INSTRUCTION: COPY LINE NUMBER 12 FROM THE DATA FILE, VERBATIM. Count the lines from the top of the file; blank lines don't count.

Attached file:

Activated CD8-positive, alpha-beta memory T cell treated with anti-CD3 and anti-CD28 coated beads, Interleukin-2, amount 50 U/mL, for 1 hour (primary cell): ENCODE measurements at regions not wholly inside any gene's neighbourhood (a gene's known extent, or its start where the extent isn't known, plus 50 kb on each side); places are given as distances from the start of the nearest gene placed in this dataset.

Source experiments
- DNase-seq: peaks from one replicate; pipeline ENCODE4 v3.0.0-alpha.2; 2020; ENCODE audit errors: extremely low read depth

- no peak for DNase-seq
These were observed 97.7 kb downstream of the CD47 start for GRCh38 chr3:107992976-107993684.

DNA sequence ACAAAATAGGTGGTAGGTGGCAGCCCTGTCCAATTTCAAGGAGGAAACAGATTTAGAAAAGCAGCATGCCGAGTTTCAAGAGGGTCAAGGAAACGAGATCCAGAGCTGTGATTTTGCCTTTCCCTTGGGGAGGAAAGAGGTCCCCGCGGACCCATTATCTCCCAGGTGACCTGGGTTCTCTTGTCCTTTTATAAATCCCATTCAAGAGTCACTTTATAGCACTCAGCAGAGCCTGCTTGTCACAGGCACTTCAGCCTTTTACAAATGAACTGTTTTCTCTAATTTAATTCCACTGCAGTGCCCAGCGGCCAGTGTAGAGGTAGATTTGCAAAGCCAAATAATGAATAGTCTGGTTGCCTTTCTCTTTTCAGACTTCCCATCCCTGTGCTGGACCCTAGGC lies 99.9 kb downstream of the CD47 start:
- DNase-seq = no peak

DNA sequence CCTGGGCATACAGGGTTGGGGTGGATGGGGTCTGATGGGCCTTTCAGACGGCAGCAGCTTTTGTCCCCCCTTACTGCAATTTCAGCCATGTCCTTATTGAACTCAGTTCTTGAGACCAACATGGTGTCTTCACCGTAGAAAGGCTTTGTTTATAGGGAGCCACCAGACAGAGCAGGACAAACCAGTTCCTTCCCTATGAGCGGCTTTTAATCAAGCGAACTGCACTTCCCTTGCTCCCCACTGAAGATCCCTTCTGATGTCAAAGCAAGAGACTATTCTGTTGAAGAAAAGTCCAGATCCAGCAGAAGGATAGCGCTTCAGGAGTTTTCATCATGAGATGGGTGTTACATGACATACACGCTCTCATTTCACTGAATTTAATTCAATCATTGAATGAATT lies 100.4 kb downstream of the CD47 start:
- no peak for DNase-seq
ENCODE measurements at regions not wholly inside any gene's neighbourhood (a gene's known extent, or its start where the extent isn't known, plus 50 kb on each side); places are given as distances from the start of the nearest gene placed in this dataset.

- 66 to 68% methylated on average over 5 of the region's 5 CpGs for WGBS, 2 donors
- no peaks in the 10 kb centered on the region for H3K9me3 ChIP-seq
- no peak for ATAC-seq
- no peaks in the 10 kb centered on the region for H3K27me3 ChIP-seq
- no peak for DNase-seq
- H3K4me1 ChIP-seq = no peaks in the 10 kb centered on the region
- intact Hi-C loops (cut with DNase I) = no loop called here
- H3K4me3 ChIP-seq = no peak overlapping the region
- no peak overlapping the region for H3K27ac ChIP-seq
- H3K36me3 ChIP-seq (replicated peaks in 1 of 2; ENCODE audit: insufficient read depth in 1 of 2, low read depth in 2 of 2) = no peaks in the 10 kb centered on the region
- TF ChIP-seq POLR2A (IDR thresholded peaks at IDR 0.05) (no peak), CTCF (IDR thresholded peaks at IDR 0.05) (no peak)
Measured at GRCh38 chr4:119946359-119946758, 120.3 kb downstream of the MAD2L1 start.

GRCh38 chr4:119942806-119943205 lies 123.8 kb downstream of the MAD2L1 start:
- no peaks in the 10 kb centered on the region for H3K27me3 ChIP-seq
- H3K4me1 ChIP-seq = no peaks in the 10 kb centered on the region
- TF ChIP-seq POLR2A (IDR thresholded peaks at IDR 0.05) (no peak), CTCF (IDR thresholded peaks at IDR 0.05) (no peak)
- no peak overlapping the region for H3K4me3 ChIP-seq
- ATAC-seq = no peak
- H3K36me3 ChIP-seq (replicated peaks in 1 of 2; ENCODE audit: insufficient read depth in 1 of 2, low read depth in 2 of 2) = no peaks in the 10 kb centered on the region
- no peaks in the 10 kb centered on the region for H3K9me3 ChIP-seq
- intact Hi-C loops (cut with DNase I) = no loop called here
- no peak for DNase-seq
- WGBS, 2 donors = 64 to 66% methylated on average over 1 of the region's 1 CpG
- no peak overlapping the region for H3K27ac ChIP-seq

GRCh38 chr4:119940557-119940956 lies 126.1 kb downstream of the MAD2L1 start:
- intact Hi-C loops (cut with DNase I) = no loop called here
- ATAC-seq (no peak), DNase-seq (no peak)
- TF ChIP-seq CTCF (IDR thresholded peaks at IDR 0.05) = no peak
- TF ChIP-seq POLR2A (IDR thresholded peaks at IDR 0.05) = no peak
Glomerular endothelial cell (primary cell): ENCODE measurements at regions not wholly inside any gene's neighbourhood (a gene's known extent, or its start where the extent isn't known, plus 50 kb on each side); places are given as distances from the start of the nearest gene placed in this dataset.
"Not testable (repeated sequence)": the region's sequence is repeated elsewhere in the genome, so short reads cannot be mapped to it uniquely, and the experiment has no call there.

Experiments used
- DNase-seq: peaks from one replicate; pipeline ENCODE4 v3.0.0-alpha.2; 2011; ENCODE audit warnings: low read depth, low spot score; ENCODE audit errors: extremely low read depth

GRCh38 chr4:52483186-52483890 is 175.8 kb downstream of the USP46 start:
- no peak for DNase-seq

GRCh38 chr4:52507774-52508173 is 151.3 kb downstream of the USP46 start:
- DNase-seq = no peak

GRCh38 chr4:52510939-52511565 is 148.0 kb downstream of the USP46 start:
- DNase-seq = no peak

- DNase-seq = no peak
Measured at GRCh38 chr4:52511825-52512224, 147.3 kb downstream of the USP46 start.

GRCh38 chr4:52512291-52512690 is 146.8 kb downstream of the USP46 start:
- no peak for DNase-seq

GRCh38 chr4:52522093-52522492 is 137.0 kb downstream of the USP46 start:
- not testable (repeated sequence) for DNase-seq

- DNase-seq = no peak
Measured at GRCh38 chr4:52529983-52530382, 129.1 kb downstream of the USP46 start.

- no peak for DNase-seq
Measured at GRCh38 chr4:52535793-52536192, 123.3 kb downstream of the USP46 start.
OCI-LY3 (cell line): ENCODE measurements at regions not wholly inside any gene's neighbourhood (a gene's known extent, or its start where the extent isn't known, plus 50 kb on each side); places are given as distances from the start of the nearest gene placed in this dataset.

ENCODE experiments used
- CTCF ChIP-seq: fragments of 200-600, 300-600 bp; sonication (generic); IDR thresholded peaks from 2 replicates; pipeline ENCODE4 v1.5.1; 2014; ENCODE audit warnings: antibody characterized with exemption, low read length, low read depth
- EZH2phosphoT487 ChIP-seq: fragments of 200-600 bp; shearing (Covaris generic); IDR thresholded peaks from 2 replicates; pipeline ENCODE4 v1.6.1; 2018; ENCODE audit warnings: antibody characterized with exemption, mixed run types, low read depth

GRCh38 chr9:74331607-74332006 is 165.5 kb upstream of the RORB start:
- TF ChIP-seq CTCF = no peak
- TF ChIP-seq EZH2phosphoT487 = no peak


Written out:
- no peaks in the 10 kb centered on the region for H3K9me3 ChIP-seq